Some of the modern buildings Elshahed considers are well known. He writes of the Immobilia building on Sherif Street, for example, that this striking example of the international style was the result of a 1937 competition, with the winning architects Max Edrei and Gaston Rossi setting out to build what at the time was a commercial and apartment building that technically was as advanced as any in the world as well as being the largest in the Middle East.
Of the twin Misr Insurance Company buildings on Talaat Harb Street he writes that these buildings, though often overlooked at street level like many of those considered in Elshahed’s book, are technically highly accomplished examples of the international style, the first being designed by Mahmoud Riad in 1950 and its opposite number across the street by Sayed Karim in 1952. The latter shows the naturalisation of this style in Egypt and its development in a characteristic building type, with retail space on the ground floor, three or four floors of office space above, topped off by further floors of apartments.
Such buildings make up the texture of the downtown district and lend it much of its character as a mixed retail, commercial, and residential area on an originally European model, with mostly private-sector developers having pitched in during periods of economic expansion to commission sometimes fairly standard iterations of international style designs and sometimes more innovative buildings marrying common lines and materials with local needs and decorative and even structural features.
Whereas in Europe modern architects set out to use what became known as the international style with its clean facades, interplay of curved and straight lines, and use of standardised materials as an answer to the problem of how to build housing at scale in urban contexts, replacing insalubrious 19th-century slums, in Egypt the style was more likely to be directed at the upper middle classes. Buildings were built as private investments, often by insurance companies looking for ways to sink excess funds or by individuals looking for ways to place their money in assets likely to produce reliable revenue streams.
Cairo’s modern architectural background is also punctuated by more decorative stand-out buildings, either for reasons of prestige, if they are residential and commercial buildings, or to mark some specific function if they are public ones, in which case architects drew upon established and developing types. In addition to its mixed-use commercial and residential buildings, the downtown area also includes banks, corporate headquarters, and some government buildings, with these often being placed at the end of sightlines to anchor squares or larger public spaces.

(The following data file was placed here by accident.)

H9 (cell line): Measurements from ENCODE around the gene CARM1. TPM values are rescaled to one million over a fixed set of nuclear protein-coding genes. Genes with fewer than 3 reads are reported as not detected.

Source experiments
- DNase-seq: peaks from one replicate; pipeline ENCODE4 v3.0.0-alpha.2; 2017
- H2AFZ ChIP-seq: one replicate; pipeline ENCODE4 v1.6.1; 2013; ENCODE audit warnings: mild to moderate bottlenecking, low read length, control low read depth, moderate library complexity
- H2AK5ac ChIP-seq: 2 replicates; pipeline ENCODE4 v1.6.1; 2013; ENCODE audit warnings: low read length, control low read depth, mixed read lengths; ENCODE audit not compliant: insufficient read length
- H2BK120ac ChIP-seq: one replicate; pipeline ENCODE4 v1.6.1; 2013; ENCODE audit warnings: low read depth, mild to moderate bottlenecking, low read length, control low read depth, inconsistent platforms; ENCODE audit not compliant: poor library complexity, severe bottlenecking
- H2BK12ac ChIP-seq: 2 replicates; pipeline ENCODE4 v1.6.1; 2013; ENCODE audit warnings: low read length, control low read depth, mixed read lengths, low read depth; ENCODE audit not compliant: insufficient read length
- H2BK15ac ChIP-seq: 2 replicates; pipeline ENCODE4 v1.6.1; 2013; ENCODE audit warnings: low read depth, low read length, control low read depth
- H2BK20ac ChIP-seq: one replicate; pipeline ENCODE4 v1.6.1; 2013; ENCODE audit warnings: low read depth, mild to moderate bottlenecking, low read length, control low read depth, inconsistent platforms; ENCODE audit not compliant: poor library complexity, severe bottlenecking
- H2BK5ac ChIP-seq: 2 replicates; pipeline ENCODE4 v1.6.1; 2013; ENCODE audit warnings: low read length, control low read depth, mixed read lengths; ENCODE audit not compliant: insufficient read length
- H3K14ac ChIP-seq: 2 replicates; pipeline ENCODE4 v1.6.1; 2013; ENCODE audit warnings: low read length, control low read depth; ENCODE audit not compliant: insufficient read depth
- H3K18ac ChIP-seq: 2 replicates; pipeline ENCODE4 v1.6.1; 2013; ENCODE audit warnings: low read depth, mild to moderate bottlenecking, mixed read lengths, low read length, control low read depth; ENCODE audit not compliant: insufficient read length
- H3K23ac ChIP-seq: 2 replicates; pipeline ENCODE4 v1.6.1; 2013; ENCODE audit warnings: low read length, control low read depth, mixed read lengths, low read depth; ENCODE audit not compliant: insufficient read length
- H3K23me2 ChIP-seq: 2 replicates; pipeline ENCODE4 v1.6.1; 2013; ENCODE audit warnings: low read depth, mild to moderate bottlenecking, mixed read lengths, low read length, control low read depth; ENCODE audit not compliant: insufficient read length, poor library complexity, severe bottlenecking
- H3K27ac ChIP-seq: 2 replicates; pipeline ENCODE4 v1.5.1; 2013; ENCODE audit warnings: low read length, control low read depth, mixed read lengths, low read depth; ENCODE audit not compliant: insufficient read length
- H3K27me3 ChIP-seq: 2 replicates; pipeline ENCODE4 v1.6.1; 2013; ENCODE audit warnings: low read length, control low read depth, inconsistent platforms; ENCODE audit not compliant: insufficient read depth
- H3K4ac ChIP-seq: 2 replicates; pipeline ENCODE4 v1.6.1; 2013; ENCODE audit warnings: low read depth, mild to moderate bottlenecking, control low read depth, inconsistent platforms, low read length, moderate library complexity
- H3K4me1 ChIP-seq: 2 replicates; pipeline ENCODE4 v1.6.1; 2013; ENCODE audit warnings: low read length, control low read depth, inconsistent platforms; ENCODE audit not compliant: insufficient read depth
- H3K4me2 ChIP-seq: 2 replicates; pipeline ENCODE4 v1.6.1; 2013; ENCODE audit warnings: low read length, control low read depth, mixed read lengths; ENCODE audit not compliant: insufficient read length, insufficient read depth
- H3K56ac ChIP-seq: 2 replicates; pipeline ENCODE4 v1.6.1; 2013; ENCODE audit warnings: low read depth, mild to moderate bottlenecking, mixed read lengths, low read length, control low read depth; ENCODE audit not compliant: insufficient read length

The splendid Aziz Bahari building on Mustafa Kamel Square, built by architect Antoine Selim Nahas in response to a private commission in 1938, is a good example of the large-scale residential developments typical of the 1930s, with its apartments finished to a high standard and the building as a whole dominating the adjoining Square.
The Assicurazioni Insurance Company building on Abdel-Khaleq Tharwat Street, built in 1939 by architect Arnold Zarb, appeared on the cover of Al-Emara, the first building magazine in the Arab world, and offered residents centralised air-conditioning as well as on-site furnaces for rubbish disposal. The Murad Wahba Pasha building on Qasr al-Nil Street, built in 1949, has 24-room “villa” apartments on the top floors and a 160-car garage in the basement, originally pulling in its owner a monthly rental income of LE7,300, a vast amount at the time.
Elshahed’s book is full of such fascinating details, and while he focuses on the buildings of the 1930s to the 1950s, he does not ignore earlier buildings built in the historicising styles popular at the beginning of the century. These include the faux Mameluke Awqaf Administration building on Muhammad Sabri Abu Allam Street, finished in 1929, and the Khedival Buildings on Emad al-Din Street built in 1911 in a monumental French Neo-Baroque / Italian Neo-Renaissance style. Among the later buildings considered is the Al-Ahram main building on Ramses Street, finished in 1968 to designs by architect Naoum Shabib.
While Elshahed’s preferences are for the buildings of the 1950s and 1960s, with French architectural historian Mercedes Volait noting in her foreword that these are “somewhat closer to his heart,” he writes dutifully even of anachronisms such as the Serageldin Palace in Garden City, now moth-eaten after years of being unmaintained. He writes enthusiastically in his introduction of the state-led architecture of the 1950s and 1960s and has harsh words to say about its collapse in the 1970s, probably a bleak decade for architecture worldwide. “Situated modernism” – the grafting of indigenous elements onto out-of-the-drawer designs – continued in the 1980s and 1990s, producing distinctive and well-finished buildings, such as the Jameel Centre building on the AUC old campus in Tahrir Square.
But postmodernism also began to cast its baleful shadow over Egyptian architecture at the end of the century, with pastiche and decorative games replacing attention to architecture’s social role. While there was not “a vibrant local critical assessment of modernism in Egypt that could produce an architecture that was consciously postmodern,” Elshahed writes, “fragmentation and facadism grew in popularity as architects and clients relied heavily on pastiche to signify wealth and status” in developments all too familiar in architecture worldwide.
Mohamed Elshahed, Cairo since 1900, an Architectural Guide, Cairo: American University in Cairo Press, 2020, pp407
*A version of this article appears in print in the 11 June, 2020 edition of Al-Ahram Weekly